Large oil companies outsource just about every element of their E&P processes: they rent many of their oil rigs, contract geologists for seismic testing, and use third-party shippers. The primary activity they retain in-house that can offer them a competitive advantage is investment decision-making. These companies commonly make multi-billion dollar bets, so they had better be very good at investment decision analysis. This sample interview question represents a very typical analysis that a finance person in an oil company would undertake, as well as the analysis that the company's lenders and consulting advisors might conduct.
Start by gathering background information on the situation, which is only very generally described in the question. Your interviewer may offer up some of this information, but you will likely need to figure out the right questions to ask to solicit this information. A good approach is to begin your response by stating, "I'd like to begin by asking a series of questions to gather more information on the situation so that I can determine the best solution methodology."
" Big Oil Company purchased production rights from the government of the African country. Its agreement provides for royalty payments to the local government for any oil that is actually extracted.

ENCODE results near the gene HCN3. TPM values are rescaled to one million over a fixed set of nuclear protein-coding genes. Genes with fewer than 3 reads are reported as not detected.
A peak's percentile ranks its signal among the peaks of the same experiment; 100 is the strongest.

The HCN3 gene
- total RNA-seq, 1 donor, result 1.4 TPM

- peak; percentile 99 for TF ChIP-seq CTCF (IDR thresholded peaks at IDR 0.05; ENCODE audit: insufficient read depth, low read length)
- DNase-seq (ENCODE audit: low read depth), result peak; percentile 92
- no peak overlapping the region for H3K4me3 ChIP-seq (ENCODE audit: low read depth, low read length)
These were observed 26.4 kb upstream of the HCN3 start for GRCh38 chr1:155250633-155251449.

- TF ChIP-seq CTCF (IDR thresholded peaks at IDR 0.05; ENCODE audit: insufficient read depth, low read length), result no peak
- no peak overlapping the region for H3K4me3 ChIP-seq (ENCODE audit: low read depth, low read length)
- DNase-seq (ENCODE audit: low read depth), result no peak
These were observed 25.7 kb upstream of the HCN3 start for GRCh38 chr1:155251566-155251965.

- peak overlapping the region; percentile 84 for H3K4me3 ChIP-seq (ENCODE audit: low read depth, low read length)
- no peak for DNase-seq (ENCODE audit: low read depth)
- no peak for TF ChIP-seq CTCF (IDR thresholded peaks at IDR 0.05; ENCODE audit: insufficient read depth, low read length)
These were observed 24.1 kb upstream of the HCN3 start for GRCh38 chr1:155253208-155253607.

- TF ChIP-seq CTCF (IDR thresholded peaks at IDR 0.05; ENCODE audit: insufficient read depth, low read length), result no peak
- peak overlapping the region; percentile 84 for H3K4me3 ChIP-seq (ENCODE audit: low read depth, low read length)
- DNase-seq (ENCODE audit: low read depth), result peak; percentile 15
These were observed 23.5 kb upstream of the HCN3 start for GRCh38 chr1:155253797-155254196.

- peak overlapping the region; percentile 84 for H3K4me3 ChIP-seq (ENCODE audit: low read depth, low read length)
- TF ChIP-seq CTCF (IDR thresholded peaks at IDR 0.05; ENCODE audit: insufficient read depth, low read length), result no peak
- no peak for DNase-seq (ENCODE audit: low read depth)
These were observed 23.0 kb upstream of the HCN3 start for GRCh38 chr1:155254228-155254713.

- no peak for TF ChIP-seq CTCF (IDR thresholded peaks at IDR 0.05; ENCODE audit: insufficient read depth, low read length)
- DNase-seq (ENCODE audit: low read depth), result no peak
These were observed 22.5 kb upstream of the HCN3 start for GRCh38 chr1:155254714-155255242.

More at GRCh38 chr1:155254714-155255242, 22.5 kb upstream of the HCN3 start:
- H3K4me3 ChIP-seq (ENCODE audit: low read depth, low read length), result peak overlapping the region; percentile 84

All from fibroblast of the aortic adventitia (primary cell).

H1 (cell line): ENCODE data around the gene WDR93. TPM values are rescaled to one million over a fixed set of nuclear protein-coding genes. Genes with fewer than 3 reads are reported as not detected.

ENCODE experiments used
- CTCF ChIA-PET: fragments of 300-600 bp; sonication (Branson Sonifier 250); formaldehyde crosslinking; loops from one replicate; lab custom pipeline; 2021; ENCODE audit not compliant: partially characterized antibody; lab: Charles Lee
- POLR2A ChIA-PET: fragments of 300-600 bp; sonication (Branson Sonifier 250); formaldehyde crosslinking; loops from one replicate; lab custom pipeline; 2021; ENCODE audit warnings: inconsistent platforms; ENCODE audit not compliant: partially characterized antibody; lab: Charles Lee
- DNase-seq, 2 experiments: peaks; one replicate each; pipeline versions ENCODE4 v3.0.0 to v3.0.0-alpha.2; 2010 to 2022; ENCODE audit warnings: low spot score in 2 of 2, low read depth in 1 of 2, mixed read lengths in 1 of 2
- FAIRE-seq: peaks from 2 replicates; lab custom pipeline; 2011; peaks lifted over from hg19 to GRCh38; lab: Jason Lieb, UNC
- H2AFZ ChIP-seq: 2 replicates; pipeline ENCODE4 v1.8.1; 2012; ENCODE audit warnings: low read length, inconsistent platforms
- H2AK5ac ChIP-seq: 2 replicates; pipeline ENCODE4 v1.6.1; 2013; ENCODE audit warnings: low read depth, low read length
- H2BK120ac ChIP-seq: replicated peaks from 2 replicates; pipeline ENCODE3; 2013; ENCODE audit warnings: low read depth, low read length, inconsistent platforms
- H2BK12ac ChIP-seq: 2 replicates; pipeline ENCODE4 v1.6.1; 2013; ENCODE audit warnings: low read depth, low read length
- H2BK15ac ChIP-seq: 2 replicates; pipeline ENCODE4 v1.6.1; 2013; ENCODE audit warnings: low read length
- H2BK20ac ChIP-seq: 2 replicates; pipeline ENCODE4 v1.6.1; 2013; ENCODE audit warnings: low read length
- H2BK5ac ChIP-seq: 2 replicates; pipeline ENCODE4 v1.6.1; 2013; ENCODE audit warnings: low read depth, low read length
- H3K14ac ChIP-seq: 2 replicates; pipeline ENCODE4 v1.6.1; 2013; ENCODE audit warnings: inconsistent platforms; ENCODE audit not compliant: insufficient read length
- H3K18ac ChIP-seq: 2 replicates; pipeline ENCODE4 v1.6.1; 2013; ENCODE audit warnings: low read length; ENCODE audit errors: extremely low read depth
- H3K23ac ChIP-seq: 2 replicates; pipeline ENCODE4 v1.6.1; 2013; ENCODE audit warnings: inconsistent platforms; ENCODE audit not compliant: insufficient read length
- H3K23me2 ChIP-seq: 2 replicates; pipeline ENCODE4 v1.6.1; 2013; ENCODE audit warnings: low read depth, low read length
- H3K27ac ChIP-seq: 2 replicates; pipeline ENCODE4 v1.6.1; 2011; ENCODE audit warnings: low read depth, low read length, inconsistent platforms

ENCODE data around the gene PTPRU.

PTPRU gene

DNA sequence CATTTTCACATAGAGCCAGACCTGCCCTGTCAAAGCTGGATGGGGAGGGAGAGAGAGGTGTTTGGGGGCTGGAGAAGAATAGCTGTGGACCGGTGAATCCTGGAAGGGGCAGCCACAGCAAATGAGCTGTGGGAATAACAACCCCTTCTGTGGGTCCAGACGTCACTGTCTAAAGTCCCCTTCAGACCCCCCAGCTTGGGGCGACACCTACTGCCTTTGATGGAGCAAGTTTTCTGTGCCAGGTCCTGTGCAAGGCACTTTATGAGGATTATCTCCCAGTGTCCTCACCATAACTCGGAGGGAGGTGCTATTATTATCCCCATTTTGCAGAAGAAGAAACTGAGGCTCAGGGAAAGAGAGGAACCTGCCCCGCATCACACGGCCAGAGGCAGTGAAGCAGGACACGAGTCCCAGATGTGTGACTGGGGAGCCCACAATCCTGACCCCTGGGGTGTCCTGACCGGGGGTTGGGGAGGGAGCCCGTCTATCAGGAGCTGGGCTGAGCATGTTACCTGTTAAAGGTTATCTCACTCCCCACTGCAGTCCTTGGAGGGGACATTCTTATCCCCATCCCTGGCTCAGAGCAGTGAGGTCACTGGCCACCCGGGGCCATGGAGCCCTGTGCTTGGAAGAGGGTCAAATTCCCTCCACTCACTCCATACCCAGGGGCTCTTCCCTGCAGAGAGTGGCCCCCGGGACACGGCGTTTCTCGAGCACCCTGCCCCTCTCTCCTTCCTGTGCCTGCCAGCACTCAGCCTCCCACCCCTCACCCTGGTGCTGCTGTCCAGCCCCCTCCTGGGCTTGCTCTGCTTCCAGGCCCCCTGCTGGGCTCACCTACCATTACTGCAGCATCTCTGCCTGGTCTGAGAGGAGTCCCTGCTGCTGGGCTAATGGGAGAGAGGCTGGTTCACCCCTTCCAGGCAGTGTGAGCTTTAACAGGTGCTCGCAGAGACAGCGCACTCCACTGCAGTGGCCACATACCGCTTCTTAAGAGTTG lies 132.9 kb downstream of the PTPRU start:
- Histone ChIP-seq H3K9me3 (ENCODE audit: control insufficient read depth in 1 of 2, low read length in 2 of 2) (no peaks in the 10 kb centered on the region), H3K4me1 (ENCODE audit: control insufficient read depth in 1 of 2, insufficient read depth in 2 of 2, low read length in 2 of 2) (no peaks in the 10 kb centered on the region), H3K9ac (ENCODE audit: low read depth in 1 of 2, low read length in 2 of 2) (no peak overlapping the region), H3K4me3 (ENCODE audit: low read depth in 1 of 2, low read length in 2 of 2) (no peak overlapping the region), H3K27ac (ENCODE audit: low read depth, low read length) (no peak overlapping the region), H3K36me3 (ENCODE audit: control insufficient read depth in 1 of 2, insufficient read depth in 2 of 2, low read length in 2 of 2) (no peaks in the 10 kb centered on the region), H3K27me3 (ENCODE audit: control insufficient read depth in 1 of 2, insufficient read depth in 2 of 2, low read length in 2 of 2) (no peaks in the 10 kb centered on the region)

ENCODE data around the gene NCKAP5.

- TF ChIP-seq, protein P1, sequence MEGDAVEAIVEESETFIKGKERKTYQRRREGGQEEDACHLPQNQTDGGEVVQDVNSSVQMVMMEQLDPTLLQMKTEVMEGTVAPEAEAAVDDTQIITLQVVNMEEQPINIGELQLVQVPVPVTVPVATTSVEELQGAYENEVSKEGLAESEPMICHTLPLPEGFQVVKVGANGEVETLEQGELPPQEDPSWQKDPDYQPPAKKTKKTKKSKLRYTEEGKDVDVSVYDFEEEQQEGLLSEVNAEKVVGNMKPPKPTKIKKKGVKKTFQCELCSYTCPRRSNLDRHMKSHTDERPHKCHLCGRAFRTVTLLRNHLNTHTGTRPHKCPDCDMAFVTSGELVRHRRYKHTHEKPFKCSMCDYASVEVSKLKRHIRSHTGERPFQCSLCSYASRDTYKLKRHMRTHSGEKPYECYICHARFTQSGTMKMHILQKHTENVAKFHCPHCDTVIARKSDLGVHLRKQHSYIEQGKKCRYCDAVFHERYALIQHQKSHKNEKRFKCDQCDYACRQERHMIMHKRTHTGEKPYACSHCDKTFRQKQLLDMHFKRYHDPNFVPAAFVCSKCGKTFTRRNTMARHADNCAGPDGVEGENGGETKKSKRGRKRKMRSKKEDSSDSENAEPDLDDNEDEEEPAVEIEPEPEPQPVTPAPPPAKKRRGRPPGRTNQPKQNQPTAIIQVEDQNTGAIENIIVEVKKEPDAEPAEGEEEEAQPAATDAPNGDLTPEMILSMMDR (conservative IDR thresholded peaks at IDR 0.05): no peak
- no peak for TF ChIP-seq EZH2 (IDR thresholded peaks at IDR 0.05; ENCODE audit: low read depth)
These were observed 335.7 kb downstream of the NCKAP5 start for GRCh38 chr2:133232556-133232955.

" Oil fields have very high internal pressure, and much of their contents would gush out very quickly if it could. However, wells are drilled and gathering pipelines are built with an economical width and capacity that ends up constraining the extraction rate. As a result, oil flows out of the well at a more constant rate over a longer period of time (See Figure 2.4). When you evaluate a given oil field, you must take the binding constraint into account to determine how much oil would actually flow, and when--oil extracted today is usually worth more than oil extracted in the future, due to the time value of money.
" Big Oil Company conducted seismic tests at each field location in order to verify the presence of oil. However, such testing can produce false positives. Based on the conditions at each site, engineers can calculate a probability of geological success for each oil field--in other words, a probability that the identified oil below the ocean floor in fact exists.
" Big Oil Company's development committee has authorized the funding of the development of just one of the African offshore fields. Similar to most exploration and production companies, Big Oil prefers to evaluate prospective projects in terms of both Net Present Value and Investment Efficiency (NPV divided by capital investment).Approach